In the case of a Guardianship Application, an application has to be made to the Sheriff Court in which the Adult normally lives. Such an application can be made by one person acting as sole Guardian, or more than one acting as Joint Guardians. Children of elderly parents will often wish to work together so that the responsibility of caring is shared between them. Similarly, parents of vulnerable younger people will wish to be appointed as Joint Guardians to ensure that there is always someone available to make decisions should this be necessary.  Many people are concerned that there will be substantial legal costs incurred in making such an application. However, where applicants are seeking either only welfare powers or a combination of welfare and financial powers, Legal Aid is normally available to cover legal costs. We can where appropriate make application for legal aid on your behalf, ensure that all the necessary preparatory work is done prior to lodging the Application in Court and thereafter advice and assist you in the Court process.  We understand that the prospect of any court proceedings can be daunting, especially when the necessity to make such an Application can come on the back of a traumatic experience, such as a loved one being admitted to hospital.  Our aim however is to assist and guide you through the whole process.  Our solicitors are exceptionally experienced in dealing with these matters and undertake all necessary work on your behalf. We will intimate your intention to seek appointment as Guardian to the local authority to enable a Mental Officer to be appointed where this is necessary. We will thereafter liaise with the MHO and attend to obtaining the medical reports required by the court. After the court has accepted the Application, we will ensure that it is served on all interested parties and that the papers are returned to the court to enable the case to be dealt with as quickly as possible. We will arrange attendance at court when the case calls before the Sheriff and are routinely able to deal with such cases without requiring our clients to ever have to attend Court themselves.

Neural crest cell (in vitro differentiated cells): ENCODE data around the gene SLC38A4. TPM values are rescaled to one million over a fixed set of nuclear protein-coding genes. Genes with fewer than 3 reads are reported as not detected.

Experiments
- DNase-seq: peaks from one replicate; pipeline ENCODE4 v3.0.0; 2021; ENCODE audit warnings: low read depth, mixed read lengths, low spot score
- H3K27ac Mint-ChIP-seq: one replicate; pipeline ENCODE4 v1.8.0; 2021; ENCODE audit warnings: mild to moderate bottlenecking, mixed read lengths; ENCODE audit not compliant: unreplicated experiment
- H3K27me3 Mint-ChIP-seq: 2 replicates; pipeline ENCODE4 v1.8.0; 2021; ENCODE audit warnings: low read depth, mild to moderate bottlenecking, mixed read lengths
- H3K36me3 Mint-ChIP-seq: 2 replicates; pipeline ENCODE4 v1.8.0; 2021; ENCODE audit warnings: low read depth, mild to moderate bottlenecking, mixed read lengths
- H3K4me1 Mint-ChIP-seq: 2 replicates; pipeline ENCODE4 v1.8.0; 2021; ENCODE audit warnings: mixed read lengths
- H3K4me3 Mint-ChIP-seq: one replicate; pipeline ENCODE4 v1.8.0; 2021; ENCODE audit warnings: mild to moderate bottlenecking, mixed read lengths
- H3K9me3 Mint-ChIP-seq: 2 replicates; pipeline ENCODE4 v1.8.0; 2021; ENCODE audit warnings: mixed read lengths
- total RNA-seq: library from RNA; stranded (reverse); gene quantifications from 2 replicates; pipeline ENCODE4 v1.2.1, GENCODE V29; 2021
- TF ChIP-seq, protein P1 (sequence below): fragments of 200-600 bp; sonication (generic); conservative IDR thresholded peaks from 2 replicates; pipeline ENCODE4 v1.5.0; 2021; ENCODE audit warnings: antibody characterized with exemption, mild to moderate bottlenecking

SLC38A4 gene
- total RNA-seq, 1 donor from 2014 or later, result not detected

Following upon your appointment as Guardian, there may be matters arising from the administration of your loved one’s estate with which we can assist. For example, if the Adult is no longer able to reside in their own home, it may require to be sold to free up funds to help pay for their care. We can attend to matters such as registering the Guardian’s interest in the Land Register, liaising with the Office of the Public Guardian and undertaking any necessary conveyancing work. We are always happy to provide Guardians with whatever support we can in relation to such matters.